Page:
Baranov Andrei Anatolievich

Candidate of Physical and Mathematical Sciences, Associate Professor

Professor of the Department of Mechanics and Mechatronics,
engineering Academy

"Beyond space is the future"

1974

Graduated from Moscow Institute of Physics and Technology. Specialty – “Flight Dynamics and Control”.

1978

Order of the “Badge of Honor” (Ballistic support of the Soyuz-22 spacecraft flight).

1984

Candidate thesis on “Multiturn Maneuvers of Spacecrafts in the Vicinity of the Circular Orbit” was presented. Specialty - “Theoretical mechanics”.

1996

Medal of the Order of “Merit for the Motherland” II Degree.

### Teaching

Lecture courses for bachelors and masters of the direction “Applied mathematics and Informatics”:

- “Design of Orbital Maneuvers of the Spacecrafts”;
- “Transitions Maneuvers”;
- “Meeting on Coplanar Orbits”;
- “Meeting on Non-Planetary Orbits”;
- “Maneuvering with Engines with a Limited Constant Cravings”;
- “Formation and Maintenance of Satellite Systems and Satellite Groups”;
- “Maintaining a Given Configuration of the Satellite System, Issues of Maneuvering in the Space Debris Problem”.

### Science

- Tasks of developing requirements for the spacecraft for the optimal overflight of space objects for cleaning of near-earth space from space debris, and maintenance of the failed spacecraft are explored.
- Highly effective means of predicting the motion of space objects (including methods of optimal maneuvering of spacecraft in orbit) - for example, calculations for maneuvering spacecraft on low - earth orbit were developed.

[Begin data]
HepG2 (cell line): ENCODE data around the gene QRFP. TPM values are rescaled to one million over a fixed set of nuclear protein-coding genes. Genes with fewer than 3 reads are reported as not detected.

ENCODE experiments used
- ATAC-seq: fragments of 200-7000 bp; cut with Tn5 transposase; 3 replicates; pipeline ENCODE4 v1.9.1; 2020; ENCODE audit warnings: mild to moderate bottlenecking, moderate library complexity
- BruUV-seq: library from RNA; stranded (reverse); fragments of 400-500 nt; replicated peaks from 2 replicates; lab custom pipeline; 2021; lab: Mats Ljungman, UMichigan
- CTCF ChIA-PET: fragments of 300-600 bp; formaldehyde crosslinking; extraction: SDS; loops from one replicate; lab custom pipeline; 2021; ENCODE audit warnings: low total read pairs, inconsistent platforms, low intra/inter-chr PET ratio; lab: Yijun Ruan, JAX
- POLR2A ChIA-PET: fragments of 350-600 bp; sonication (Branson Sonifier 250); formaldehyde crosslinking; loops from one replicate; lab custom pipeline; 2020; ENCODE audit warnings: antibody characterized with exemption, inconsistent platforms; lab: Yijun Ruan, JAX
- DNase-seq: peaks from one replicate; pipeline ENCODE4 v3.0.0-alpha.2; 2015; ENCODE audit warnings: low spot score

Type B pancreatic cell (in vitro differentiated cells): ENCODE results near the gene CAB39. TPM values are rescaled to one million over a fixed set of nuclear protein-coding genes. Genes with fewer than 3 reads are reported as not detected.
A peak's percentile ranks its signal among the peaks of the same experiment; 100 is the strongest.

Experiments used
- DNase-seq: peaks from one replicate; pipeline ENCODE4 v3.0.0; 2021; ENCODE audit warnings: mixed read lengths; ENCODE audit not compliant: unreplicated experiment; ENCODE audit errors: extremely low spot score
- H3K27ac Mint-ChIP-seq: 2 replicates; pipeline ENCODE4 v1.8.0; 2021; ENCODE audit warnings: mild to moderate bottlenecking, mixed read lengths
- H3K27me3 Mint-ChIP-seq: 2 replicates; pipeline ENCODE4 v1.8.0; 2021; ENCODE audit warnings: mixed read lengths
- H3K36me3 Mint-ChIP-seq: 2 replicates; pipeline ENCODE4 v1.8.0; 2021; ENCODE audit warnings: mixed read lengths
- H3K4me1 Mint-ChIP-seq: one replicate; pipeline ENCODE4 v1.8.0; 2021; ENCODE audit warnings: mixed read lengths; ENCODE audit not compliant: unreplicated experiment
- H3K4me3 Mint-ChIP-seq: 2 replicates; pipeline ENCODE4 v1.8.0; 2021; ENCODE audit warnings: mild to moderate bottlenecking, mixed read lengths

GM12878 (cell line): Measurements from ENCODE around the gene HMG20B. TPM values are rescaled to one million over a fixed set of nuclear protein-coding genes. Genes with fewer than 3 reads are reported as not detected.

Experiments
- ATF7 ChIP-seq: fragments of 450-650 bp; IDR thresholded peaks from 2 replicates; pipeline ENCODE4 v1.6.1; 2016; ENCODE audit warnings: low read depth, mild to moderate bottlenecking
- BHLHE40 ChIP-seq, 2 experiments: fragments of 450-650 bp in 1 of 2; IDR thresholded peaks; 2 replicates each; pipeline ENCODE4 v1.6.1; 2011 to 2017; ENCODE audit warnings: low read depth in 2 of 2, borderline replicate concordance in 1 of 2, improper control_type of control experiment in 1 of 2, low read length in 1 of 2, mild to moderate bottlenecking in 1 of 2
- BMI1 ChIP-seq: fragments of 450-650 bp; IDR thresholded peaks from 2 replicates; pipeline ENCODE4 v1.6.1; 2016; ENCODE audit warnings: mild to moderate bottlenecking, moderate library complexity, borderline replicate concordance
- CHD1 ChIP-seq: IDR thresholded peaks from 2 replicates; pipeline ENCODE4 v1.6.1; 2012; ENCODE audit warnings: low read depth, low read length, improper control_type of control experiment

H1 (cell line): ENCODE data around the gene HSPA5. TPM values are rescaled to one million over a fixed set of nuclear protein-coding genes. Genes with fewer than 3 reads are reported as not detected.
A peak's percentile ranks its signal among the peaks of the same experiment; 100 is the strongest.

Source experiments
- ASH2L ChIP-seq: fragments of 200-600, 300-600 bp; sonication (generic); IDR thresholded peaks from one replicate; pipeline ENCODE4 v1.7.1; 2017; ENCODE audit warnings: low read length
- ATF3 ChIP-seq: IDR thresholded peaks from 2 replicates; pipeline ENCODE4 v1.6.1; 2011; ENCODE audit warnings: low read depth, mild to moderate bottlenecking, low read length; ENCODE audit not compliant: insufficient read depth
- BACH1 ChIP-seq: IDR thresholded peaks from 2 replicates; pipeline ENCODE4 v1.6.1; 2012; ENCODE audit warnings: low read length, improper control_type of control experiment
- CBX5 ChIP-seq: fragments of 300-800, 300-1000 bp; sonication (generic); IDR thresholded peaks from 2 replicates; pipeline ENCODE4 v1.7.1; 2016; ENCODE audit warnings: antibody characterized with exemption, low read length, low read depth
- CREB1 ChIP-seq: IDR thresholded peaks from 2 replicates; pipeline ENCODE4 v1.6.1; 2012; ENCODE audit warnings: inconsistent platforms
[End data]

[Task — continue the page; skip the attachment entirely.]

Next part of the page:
- More than 50 scientific articles were published, 1 certificate for the invention "Space service (CS) system and method of its construction", which contains the means of service in the orbits of the base was received.

### Scientific interests

- Spacecraft maneuvers in the vicinity of a circular orbit.
- Calculation of maneuver parameters for creation and maintenance of a given configuration of satellite systems and satellite groups.
- Service systems on orbits.
- Methods for detection of a possible collision with space debris on orbit and the methods of calculation of evasive maneuvers from the collision.
- Research overflight schemes of returned large space debris.

Estimates of the maneuvers of active space objects are considered. We propose analytical and numerical-analytical algorithms to estimate short-term and long-term one-impulse maneuvers for the case where the initial and final orbits are determined with errors. Both coplanar and noncoplanar maneuvers are considered. Special attention is given to the velocity and reliability of the solution of the problem. The process to find the solution has a geometrical interpretation. We provide examples of estimates for maneuvers of spacecraft located at geosynchronous orbits. The results obtained by the proposed method are compared with the results obtained by the traditional approach, excluding errors of orbit determination.

The problem of calculating the parameters of maneuvering a spacecraft as it approaches a large object of space debris (LOSD) in close near-circular noncoplanar orbits has been considered. In [1–4], the results of analyzing the problem of the flyby of the separated LOSD groups have been presented. It has been assumed that a collector spacecraft approaches the LOSD and captures it or it is inserted into the nozzle of a small spacecraft that has a proper propulsion system (PS). However, in these papers, the flight from one object to another was only analyzed and the problem of approaching to LOSD with a given accuracy was not considered. This paper is a supplement to the cycle of papers [1–4]. It is assumed that, the final stage of approaching the LOSD is implemented by maneuvering in many orbits (up to several dozens) with low-thrust engines, but the PS operating time is fairly small compared with the orbit period in order to make it possible to use impulse approximation in the calculations.